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Wolves depend fully on a social order that is dynamic all the time. The one they truly need acceptance from is their alpha, their leader. They are drawn to alphas and will look for them in a group of humans such as we were. They greet the young children first, then the alphas, then move down the rank. Kent told us that as we walk in to the enclosure, walk in tall and confident, like we could care less there were wolves among us. He told us to not to appear needy or wanting of their attention because if we do, we will be ignored. In a culture where humans hunger and crave attention, recognition, praise, approval, acceptance and the need to be “chosen” so we can feel our own self worth, it can be difficult to pretend indifference to be chosen by a wolf. What Kent didn’t tell us and what I soon realized, was that pretending was useless. Within minutes of being in that enclosure, acting was utterly unnecessary. The wolves knew, just by walking by, how you felt about yourself. They could sense in an instant if you were trying to be something you were not, or something you weren’t sure you could be. For me, the challenge was just trying to muster authentic, self confidence, it did not come naturally. In that moment, the truth of my insecurities rushed to the surface exposing my weaknesses. I felt naked and I knew, I knew as I walked in grappling with those feelings, a wolf would not find the alpha in me, because I could not find it either.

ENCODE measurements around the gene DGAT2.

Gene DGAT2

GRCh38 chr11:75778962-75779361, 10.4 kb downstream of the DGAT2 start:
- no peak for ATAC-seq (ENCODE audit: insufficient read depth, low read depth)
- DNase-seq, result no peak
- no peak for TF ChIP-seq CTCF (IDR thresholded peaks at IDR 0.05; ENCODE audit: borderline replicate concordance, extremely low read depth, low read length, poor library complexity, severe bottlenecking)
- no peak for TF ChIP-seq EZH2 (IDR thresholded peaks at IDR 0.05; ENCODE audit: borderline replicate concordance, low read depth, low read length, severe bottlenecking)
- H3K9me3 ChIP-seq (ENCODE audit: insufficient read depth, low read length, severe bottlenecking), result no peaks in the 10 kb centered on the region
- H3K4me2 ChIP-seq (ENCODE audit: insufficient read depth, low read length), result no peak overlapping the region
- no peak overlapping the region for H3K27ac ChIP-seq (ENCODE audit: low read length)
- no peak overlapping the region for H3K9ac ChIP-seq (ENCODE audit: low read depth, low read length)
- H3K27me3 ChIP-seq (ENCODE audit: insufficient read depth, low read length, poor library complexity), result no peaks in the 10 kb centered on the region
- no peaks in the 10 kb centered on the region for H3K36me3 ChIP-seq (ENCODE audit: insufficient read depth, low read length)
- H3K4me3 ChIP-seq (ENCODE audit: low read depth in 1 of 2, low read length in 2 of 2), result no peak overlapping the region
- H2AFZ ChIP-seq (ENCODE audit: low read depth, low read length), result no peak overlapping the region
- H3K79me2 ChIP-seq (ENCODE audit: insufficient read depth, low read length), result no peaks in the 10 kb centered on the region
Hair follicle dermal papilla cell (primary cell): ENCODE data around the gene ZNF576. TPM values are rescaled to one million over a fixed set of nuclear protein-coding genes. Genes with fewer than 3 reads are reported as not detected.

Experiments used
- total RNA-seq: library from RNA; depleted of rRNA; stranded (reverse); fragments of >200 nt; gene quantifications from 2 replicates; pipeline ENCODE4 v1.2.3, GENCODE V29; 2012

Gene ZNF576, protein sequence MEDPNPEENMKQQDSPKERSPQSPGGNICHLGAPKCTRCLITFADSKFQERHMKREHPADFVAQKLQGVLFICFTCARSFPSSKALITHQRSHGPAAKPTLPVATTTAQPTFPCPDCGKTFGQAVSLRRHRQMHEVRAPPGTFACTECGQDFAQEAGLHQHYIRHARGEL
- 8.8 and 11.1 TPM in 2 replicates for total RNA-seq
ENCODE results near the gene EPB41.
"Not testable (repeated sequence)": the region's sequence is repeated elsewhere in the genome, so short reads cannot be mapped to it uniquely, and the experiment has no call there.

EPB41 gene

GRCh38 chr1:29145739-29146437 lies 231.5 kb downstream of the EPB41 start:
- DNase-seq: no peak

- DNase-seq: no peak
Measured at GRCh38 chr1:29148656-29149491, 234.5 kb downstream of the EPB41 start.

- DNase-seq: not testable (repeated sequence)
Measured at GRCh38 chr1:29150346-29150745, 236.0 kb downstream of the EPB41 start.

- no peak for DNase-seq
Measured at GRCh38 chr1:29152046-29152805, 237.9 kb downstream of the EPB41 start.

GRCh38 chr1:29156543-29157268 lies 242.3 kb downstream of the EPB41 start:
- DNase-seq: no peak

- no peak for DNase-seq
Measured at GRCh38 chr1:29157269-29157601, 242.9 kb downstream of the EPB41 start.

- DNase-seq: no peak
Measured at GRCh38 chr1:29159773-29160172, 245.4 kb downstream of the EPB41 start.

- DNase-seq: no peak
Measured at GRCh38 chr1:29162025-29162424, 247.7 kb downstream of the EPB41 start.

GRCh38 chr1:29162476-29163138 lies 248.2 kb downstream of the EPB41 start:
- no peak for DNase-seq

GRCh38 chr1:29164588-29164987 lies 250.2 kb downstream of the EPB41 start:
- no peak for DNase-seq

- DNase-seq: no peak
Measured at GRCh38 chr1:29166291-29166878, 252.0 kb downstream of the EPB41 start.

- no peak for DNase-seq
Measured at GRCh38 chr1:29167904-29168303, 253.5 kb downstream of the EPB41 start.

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In a culture where our worth is based on what we think we own and possess, our titles, and our degrees, and how we think we are perceived, it is easy to confuse what our true worth is with what we acquired both materially and egotistically. Wolves cut through the bull with one look. They can see right through you and leave you exposed and vulnerable with feelings you thought you had buried, or even worse–could live with without repercussion. And herein lies the lifelong journey to answer the questions that surface in all of us. Is it possible to strip away the burden that keeps us weighed heavy and hollow? Can we find the self acceptance, love and forgiveness needed to be the strong, confident, self-assured alphas we all have the capability of being? What keeps us down? What keeps us afflicted? What keeps us from finding the worthy treasures hidden within?